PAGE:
Leadership: The secrets of the master class: The seminar where tomorrow's chief executives learn from today's bosses

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The Independent Online
'THE business climate of the future is challenging and exciting and the scale of the chief executive's role has grown enormously,' says Dena Michelli, who is organising a Leaders' Seminar, starting today, for top executives and those who will be part of the next generation of business leaders.

About 20 high-flyers, all in leading roles, including some in the No 2 job, will be at Stratford-upon-Avon for a week of practitioner-based learning or masterclasses by chief executives of successful organisations. This is complemented by teaching and development input from academics and consultants. The Institute of Management is running the event.

Speakers include Sir Adrian Cadbury, former chairman of Cadbury Schweppes; Richard Wells, Chief Constable of South Yorkshire; Graham Hearne, head of Enterprise Oil; Paula Kahn, head of the Longman Group; Sipko Huismans, chief executive of Courtaulds, and Sir Bob Reid, chairman of British Rail, who is guest speaker at the final dinner.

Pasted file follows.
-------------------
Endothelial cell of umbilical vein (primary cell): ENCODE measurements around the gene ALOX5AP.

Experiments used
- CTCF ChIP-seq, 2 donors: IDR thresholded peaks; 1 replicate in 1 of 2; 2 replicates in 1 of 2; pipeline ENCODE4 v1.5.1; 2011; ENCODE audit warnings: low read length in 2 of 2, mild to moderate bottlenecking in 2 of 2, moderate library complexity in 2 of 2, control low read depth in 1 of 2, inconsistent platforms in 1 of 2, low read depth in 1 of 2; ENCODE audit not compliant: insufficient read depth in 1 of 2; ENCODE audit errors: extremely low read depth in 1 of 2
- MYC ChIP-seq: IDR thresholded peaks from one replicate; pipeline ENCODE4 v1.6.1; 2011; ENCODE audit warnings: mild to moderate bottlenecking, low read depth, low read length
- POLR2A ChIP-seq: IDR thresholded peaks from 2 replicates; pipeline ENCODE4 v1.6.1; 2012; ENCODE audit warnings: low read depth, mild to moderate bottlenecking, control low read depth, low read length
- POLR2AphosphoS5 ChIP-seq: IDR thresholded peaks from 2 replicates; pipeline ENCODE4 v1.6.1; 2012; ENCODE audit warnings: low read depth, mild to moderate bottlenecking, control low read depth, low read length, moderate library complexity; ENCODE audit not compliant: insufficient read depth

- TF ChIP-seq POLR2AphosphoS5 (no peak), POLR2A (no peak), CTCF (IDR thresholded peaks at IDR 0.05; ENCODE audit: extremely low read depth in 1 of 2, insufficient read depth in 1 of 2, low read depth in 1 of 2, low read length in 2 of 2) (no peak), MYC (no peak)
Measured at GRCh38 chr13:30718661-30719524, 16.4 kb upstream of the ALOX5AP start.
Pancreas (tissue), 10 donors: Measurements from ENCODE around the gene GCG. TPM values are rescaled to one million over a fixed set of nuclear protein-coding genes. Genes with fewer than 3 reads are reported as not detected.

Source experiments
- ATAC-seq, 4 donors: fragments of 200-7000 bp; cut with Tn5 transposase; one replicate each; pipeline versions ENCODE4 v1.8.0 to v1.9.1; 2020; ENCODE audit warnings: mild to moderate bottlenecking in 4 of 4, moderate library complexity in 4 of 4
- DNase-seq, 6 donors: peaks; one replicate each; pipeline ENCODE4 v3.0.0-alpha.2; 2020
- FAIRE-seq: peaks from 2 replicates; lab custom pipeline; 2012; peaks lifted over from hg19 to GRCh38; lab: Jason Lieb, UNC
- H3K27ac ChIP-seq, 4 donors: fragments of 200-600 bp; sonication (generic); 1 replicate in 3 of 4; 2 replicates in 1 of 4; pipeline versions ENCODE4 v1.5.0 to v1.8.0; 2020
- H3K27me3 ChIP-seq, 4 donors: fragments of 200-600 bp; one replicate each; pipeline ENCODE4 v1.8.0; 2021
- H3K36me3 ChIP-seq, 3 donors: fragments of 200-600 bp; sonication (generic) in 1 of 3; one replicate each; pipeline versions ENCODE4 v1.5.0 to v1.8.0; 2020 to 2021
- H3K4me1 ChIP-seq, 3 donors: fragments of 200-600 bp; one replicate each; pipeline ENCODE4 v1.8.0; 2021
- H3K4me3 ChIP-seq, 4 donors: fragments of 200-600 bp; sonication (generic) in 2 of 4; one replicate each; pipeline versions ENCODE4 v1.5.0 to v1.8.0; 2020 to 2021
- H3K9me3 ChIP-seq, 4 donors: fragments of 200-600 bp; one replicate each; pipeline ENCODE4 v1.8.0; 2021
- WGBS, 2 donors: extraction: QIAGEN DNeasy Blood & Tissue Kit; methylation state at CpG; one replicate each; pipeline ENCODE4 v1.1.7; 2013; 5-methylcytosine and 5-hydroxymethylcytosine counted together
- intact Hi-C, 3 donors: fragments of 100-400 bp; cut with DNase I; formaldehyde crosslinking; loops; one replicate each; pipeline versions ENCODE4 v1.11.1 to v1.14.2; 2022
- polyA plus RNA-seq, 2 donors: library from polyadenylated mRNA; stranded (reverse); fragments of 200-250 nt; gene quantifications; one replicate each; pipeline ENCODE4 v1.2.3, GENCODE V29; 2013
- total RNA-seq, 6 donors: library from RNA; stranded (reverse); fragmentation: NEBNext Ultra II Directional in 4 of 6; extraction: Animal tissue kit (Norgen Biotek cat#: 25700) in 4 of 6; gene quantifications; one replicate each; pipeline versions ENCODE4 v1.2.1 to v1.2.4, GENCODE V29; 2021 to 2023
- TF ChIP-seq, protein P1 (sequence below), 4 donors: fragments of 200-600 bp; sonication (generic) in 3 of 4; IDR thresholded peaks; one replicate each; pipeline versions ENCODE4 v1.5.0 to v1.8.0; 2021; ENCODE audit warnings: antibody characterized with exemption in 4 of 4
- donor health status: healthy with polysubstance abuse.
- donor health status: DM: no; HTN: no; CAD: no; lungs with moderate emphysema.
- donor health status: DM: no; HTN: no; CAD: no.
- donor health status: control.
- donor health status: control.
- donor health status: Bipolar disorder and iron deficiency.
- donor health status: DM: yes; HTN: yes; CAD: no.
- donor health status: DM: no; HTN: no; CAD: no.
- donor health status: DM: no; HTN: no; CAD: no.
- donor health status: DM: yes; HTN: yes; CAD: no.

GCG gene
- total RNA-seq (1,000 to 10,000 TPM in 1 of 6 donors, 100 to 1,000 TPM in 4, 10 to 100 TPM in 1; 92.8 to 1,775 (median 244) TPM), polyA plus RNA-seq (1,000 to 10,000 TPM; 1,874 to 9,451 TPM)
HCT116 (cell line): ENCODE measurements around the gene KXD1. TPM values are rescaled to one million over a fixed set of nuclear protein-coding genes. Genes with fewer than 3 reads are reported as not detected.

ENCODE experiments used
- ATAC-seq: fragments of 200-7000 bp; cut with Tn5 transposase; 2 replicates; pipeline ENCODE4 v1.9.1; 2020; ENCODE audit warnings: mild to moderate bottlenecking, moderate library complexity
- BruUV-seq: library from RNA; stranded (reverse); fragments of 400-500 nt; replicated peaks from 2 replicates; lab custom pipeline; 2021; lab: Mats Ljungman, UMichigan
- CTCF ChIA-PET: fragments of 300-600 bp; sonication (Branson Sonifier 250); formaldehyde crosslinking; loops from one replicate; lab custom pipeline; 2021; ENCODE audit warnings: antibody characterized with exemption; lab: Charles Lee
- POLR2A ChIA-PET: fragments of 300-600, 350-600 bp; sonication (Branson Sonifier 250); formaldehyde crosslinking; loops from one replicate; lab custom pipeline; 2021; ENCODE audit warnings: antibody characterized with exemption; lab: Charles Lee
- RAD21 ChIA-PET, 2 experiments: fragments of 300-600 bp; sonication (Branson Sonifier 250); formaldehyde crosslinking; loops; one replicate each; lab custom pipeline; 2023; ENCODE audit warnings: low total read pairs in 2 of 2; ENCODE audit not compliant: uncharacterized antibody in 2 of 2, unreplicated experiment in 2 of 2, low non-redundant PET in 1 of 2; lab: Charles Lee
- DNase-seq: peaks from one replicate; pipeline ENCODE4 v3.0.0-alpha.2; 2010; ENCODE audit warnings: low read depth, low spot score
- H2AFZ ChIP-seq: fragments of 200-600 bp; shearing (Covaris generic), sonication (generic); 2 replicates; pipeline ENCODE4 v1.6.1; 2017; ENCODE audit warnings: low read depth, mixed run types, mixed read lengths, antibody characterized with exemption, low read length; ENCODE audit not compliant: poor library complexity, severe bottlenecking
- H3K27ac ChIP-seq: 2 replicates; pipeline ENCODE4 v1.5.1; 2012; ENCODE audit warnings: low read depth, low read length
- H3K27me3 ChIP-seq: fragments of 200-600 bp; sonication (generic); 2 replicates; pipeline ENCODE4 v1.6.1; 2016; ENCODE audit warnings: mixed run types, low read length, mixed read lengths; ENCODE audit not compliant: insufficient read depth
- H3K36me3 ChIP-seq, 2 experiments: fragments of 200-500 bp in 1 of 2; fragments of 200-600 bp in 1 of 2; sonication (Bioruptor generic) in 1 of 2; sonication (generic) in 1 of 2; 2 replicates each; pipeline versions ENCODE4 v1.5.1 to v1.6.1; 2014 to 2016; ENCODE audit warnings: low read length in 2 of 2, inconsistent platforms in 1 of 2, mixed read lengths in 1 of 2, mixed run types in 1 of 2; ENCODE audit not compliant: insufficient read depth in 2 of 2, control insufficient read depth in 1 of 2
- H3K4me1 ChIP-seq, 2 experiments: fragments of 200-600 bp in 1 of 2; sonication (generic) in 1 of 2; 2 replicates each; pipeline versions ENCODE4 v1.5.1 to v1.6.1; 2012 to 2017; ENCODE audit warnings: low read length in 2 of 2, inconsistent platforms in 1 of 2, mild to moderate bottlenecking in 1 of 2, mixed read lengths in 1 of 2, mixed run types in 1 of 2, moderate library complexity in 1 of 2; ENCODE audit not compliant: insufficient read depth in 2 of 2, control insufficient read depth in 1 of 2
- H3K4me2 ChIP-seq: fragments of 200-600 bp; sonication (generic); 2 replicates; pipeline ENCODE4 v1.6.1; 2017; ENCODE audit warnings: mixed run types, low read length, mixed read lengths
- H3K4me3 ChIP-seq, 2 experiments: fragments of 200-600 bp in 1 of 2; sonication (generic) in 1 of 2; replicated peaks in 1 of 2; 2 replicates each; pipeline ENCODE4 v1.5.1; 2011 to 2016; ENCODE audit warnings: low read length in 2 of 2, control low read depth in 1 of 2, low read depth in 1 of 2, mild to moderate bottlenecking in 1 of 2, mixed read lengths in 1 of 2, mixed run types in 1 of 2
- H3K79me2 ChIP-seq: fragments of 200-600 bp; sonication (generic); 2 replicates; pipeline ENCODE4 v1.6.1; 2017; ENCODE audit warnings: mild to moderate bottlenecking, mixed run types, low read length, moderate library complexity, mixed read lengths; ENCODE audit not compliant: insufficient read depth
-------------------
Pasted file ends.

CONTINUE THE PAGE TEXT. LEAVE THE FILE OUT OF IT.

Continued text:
After a talk on their business environment, its challenges and future possibilities, and their own ideas and perceptions, each will answer questions and take part in a discussion with delegates, enabling them to understand better what the top job involves.

Ms Michelli, who is head of IM's senior management programmes, said: 'The seminar has become more developmental, feeding ideas and stimulating thoughts.

'In addition, participants build a life-long network of contacts. Before leaving, they draw up an action plan and ask each other to hold them to it - 'Phone me in a year and see if I've done this.'

'Delegates are very focused, very bright; all are in leadership roles. They are the future managing directors and chief executives and they want to learn, for example, how to give good presentations and present themselves confidently and competently. A company's reputation can rise or fall on the image of its leaders.'

As well as the masterclasses and teaching, the intensive programme includes group work, plenary discussions and delegates' case studies. The cost is pounds 2,750 plus VAT, including accommodation, meals and materials.

A few women attend. Those whose companies will not send them sometimes take a week out of their holiday and may occasionally receive concessionary rates.

Among benefits to be derived from the seminar, the IM lists the following: ability to develop the role of transformational leader, resolve strategic issues, learn new approaches to change and acquire a global perspective.

(Photograph omitted)

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